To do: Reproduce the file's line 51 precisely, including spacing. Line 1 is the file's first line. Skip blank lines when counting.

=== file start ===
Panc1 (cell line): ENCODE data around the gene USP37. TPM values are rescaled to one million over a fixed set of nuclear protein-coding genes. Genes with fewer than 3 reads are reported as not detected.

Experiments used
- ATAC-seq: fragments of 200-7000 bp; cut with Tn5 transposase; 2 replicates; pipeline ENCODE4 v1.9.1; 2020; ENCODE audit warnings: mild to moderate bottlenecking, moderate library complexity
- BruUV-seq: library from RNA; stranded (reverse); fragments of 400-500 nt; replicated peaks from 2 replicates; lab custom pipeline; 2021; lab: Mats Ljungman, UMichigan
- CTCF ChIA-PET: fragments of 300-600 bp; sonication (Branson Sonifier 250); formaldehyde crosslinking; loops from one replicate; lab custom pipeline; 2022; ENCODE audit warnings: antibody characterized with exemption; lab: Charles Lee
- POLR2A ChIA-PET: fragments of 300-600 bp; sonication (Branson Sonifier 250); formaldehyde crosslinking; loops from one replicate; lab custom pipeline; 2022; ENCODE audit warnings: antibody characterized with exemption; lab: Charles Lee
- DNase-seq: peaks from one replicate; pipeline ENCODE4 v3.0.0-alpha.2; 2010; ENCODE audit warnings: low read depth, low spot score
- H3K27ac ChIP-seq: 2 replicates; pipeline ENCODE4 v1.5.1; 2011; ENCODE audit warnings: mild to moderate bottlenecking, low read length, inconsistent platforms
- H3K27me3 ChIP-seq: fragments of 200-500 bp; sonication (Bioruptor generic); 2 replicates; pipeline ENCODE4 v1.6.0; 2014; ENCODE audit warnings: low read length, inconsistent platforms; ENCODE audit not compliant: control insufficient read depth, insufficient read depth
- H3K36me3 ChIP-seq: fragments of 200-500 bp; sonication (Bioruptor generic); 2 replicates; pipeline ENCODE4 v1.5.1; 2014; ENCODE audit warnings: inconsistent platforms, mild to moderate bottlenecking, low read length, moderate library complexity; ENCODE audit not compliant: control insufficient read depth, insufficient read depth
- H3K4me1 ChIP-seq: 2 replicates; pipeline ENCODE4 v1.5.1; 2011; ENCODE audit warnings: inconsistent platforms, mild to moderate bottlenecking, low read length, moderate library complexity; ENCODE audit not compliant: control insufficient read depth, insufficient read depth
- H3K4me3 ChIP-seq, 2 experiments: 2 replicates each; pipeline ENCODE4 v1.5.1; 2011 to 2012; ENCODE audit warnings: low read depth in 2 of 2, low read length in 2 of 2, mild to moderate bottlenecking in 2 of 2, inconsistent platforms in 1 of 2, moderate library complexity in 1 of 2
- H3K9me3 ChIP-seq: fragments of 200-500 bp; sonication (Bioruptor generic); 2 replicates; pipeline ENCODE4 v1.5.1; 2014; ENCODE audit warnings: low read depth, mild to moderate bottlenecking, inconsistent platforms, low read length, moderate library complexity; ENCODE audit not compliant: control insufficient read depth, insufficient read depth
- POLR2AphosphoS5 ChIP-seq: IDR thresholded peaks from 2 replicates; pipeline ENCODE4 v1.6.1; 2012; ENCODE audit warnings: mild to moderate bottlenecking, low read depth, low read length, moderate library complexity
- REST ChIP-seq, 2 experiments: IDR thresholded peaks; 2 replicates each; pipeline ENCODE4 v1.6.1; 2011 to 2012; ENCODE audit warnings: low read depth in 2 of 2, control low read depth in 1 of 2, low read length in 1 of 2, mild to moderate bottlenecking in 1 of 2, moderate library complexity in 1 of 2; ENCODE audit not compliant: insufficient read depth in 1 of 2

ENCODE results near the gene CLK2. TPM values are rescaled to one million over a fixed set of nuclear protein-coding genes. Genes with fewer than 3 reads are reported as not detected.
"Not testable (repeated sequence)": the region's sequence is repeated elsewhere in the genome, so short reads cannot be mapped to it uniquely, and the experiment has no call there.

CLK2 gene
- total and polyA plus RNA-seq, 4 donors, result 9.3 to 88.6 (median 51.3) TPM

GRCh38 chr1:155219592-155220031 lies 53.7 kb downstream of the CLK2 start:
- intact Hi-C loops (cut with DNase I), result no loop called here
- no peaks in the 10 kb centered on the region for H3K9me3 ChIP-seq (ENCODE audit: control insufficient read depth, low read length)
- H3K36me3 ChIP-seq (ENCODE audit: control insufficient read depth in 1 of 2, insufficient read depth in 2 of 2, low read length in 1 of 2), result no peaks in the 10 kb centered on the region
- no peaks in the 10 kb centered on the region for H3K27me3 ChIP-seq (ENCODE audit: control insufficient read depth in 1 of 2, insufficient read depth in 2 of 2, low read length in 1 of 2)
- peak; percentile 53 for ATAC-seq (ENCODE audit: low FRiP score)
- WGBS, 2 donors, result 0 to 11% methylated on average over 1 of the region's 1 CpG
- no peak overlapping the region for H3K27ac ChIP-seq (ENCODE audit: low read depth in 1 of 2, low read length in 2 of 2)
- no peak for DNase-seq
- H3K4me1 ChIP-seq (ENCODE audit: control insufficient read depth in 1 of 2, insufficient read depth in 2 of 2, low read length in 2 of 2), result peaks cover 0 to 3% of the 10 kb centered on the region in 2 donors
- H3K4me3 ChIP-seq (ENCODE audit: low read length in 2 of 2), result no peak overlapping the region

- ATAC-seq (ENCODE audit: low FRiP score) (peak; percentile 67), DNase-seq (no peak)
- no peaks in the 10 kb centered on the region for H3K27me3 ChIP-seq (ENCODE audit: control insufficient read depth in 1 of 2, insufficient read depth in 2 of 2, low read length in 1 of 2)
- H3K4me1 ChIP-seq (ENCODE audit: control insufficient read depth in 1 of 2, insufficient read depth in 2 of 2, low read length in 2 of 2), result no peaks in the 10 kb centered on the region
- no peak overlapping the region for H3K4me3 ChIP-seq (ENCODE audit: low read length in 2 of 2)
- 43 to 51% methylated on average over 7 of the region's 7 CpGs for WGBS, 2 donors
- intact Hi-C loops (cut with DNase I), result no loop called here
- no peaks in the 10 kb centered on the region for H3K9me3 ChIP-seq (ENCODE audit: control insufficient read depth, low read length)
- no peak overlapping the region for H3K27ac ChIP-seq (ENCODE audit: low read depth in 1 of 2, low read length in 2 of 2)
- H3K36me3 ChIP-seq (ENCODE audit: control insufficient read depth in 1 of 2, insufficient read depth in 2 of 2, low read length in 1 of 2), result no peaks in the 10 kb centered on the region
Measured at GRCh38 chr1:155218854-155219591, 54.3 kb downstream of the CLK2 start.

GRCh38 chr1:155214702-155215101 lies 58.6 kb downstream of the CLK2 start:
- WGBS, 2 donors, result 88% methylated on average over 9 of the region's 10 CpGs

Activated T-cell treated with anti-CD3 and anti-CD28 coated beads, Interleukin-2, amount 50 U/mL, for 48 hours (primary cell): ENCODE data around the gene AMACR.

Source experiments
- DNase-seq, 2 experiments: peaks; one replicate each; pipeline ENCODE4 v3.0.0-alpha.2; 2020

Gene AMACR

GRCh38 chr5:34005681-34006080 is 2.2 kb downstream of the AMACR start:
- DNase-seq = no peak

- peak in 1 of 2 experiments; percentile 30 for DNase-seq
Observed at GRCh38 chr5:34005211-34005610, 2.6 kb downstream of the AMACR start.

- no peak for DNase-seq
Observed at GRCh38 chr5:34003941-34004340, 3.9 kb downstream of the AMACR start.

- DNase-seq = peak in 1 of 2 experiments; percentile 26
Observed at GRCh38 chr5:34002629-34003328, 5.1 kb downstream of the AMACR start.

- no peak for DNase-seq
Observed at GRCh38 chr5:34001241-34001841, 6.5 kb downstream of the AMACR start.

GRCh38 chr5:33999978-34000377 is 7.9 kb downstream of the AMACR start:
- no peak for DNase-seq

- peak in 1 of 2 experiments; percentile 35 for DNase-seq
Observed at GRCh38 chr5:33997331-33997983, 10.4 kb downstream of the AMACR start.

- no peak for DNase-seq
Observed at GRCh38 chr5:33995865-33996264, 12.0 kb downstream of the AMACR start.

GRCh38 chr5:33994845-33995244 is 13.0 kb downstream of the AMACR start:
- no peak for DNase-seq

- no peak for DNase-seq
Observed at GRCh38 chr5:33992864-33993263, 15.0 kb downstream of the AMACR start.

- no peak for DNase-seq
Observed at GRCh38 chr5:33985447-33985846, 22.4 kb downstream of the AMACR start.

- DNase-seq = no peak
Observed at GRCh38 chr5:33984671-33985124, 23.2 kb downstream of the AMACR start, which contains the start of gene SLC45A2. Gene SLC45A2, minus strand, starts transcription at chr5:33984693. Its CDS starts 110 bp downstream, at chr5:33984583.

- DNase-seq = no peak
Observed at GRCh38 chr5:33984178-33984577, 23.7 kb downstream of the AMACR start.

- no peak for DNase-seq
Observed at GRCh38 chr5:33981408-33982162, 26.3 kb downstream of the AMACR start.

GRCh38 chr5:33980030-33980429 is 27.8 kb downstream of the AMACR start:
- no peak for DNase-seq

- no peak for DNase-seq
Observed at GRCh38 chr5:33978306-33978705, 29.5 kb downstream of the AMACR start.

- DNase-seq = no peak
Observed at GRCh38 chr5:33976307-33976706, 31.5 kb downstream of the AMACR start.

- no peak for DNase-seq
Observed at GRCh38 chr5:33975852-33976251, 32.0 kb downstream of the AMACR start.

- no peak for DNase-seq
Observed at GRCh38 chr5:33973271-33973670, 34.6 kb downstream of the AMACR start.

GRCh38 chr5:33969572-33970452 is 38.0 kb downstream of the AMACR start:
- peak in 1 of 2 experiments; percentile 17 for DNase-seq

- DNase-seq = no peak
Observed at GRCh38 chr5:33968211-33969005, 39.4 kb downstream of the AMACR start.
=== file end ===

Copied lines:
- no peak for DNase-seq